“Dealing with this negative, going-nowhere stuff, I am at the end of my tether and frankly it’s not surprising that the ratepayers are either,” he said.

Negative is not what the city and its people need.

Hat Tip: Credo Quia Absurdum Est.

February 9 in history


474 Zeno was crowned as co-emperor of the Byzantine Empire.

1555 Bishop of Gloucester John Hooper was burned at the stake.

1621 Gregory XV became Pope, the last Pope elected by acclamation.

1770 Captain Cook completed his circumnavigation of the North Island.

Cook completes circumnavigation of North Island

1773 William Henry Harrison, 9th President of the United States, was born (d. 1841).

1789 Franz Xaver Gabelsberger, German inventor of the stenography, was born (d. 1849).

1825 After no presidential candidate received a majority of electoral votes, the United States House of Representatives elected John Quincy Adams President.

1849 New Roman Republic was established.

1865 Mrs. Patrick Campbell, British actress (b0rn Beatrice Stella Tanner), was born (d. 1940).

1870 – The U.S. Weather Bureau was established.

1874 Amy Lowell, American poet, was born (d. 1925).

1885 The first Japanese government-approved immigrants arrived in Hawaii.

1889 The United States Department of Agriculture was established as a Cabinet-level agency.

1891 Ronald Colman, English actor, was born (d. 1958).

1895 William G. Morgan created a game called Mintonette, which was soon referred to as volleyball.

1897 – Charles Kingsford Smith, Australian pilot, was born  (d. 1935).

1900 Wanganui Opera House opened.

1900 The Davis Cup competition was established.

1920 Under the terms of the Spitsbergen Treaty, international diplomacy recognised Norwegian sovereignty over Arctic archipelago Svalbard, and designated it as demilitarized.

1926 Garret FitzGerald, 7th Taoiseach of the Republic of Ireland, was born.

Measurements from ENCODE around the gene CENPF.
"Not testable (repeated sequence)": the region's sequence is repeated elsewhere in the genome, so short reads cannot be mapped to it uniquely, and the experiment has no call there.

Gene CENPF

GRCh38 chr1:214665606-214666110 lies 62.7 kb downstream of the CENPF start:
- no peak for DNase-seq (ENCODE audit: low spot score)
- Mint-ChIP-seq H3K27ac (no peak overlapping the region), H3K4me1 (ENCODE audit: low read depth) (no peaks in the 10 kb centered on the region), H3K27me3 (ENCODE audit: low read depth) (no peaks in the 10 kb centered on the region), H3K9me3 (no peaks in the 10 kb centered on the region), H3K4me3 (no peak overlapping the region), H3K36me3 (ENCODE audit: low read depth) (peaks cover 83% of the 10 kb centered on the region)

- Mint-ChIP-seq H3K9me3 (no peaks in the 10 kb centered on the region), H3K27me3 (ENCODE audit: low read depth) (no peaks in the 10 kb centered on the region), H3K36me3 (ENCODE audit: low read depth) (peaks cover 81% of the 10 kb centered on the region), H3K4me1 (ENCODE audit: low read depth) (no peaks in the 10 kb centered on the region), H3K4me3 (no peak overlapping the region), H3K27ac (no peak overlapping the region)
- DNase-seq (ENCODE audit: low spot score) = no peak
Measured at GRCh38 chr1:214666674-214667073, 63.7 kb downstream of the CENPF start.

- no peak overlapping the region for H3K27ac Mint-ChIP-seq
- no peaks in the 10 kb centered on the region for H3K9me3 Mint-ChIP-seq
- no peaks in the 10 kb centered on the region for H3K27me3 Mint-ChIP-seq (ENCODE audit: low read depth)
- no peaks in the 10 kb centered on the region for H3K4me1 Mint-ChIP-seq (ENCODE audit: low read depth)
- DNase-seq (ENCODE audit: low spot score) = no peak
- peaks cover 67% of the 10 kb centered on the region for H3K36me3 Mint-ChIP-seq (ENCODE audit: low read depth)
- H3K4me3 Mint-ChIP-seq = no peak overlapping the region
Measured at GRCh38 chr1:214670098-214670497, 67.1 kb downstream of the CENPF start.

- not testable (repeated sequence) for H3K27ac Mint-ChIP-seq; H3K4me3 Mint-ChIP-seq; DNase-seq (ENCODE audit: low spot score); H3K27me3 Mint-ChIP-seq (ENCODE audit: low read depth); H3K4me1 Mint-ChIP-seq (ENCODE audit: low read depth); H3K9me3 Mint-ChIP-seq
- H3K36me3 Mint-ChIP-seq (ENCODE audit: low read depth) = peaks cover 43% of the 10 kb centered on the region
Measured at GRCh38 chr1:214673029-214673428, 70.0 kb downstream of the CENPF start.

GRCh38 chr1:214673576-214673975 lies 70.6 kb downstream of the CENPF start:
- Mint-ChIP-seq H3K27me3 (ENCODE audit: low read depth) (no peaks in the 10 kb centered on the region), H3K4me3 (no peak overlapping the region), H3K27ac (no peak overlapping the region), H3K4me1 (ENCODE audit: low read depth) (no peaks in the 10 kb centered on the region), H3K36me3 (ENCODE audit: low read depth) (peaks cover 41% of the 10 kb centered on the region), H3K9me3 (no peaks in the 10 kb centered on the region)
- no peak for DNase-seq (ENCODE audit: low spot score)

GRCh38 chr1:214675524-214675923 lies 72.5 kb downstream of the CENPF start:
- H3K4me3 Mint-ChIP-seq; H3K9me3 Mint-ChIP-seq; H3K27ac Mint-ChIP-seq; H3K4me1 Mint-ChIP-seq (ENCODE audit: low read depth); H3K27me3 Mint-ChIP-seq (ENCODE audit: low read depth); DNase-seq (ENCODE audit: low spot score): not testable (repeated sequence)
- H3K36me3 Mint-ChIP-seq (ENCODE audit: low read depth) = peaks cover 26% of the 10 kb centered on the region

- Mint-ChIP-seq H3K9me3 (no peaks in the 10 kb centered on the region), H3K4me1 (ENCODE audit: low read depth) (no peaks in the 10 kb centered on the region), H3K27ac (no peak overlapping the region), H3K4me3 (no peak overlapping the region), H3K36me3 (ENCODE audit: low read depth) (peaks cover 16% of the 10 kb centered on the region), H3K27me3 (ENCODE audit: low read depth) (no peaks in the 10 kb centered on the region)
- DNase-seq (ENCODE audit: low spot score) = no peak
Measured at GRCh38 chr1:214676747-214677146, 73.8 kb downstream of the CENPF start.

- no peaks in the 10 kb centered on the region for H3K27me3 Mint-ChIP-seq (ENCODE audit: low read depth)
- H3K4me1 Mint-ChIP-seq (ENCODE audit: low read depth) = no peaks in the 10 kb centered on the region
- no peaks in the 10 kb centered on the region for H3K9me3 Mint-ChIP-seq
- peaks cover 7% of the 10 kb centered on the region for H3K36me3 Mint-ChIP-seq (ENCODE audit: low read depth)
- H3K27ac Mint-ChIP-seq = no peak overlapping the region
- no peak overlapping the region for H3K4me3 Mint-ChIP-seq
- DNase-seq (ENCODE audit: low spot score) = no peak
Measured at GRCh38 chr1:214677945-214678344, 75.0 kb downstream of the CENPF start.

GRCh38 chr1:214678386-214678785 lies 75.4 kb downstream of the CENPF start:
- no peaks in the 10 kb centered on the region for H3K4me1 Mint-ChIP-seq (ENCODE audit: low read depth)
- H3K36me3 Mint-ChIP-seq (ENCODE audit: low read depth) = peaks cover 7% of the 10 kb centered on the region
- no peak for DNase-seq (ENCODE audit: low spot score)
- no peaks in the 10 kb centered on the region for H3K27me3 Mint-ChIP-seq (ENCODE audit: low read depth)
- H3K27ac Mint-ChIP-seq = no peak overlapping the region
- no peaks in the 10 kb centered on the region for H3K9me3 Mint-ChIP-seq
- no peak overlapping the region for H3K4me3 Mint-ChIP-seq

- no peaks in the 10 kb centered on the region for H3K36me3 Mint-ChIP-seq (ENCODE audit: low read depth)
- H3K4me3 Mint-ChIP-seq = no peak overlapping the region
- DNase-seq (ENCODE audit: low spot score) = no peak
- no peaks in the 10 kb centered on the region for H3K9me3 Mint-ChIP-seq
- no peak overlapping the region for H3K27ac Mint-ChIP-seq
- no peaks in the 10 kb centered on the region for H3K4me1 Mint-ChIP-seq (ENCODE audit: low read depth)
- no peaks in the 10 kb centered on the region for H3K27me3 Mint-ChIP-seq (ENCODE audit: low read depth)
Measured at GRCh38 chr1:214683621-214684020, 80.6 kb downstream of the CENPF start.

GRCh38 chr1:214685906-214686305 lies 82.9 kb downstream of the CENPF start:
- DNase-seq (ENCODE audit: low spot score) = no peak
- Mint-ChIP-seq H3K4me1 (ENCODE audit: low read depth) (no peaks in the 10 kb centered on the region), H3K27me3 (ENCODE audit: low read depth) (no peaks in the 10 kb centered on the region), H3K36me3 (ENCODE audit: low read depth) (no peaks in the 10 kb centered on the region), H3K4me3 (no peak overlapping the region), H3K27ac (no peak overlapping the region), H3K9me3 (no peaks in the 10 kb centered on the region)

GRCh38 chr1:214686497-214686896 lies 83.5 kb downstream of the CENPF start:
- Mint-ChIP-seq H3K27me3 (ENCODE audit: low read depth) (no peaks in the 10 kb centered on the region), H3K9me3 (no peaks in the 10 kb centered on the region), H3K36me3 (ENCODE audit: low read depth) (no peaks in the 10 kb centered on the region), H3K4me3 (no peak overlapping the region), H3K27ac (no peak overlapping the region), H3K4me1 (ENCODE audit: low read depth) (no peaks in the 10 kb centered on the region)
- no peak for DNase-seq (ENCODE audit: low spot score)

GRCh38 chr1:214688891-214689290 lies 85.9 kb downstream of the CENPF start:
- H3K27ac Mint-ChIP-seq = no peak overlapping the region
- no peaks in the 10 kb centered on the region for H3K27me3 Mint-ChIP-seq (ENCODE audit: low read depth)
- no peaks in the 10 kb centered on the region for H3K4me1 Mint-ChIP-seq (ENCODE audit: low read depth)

1934 The Balkan Entente is formed.

1936 Stompin’ Tom Connors, Canadian country singer, was born.

1940  Brian Bennett, British musician (The Shadows), was born.

1940 – J. M. Coetzee, South African author, Nobel laureate, was born.

1942 – Year-round Daylight saving time was re-instated in the United States as a wartime measure to help conserve energy resources.

1942 Carole King, American singer, was born.

1943 World War II: Allied authorities declare Guadalcanal secure after Imperial Japan evacuates its remaining forces from the island, ending the Battle of Guadalcanal.

1944  Alice Walker, American writer, was born.

1945 Mia Farrow, American actress, was born.

1945 The Battle of the Atlantic – HMS Venturer sank U-864 off the coast of Fedje, Norway, in a rare instance of submarine-to-submarine combat.

1947 Carla Del Ponte, Swiss UN prosecutor, was born.

1950 Second Red Scare: Senator Joseph McCarthy accused the United States Department of State of being filled with Communists.

1955 Charles Shaughnessy, British actor, was born.
1960 Joanne Woodward received the first star on the Hollywood Walk of Fame.
1960 Holly Johnson, British singer (Frankie Goes to Hollywood), was born.

1962 Jamaica became independent.

1964 The Beatles made their first appearance on The Ed Sullivan Show, performing before a “record-busting” audience of 73 million viewers.

1965 The first United States combat troops were sent to South Vietnam.

1969 First test flight of the Boeing 747.

1970 Glenn McGrath, Australian cricketer, was born.

1971 The 6.4 Richter Scale Sylmar earthquake hits the San Fernando Valley area of California.

1971  Satchel Paige became the first Negro League player to be voted into the Baseball Hall of Fame.

1971 Apollo 14 returned to Earth after the third manned moon landing.

1975 The Soyuz 17 Soviet spacecraft returned to Earth.

1991 Voters in Lithuania voted for independence.

1994 Vance-Owen peace plan for Bosnia and Herzegovina was announced.

1995 Space Shuttle astronauts Bernard A. Harris, Jr. and Michael Foale became the first African American and first Briton, respectively, to perform spacewalks.

1996 The Irish Republican Army declared the end of its 18 month ceasefire shortly followed by the explosion of a large bomb in London’s Canary Wharf.

2001 The submarine USS Greeneville (SSN-772) accidentally struck and sunk the Ehime-Maru, a Japanese training vessel.

Divers inspect the wreckage of Ehime Maru off Oahu, November 5, 2001.

Sourced from NZ History Online & Wikipedia.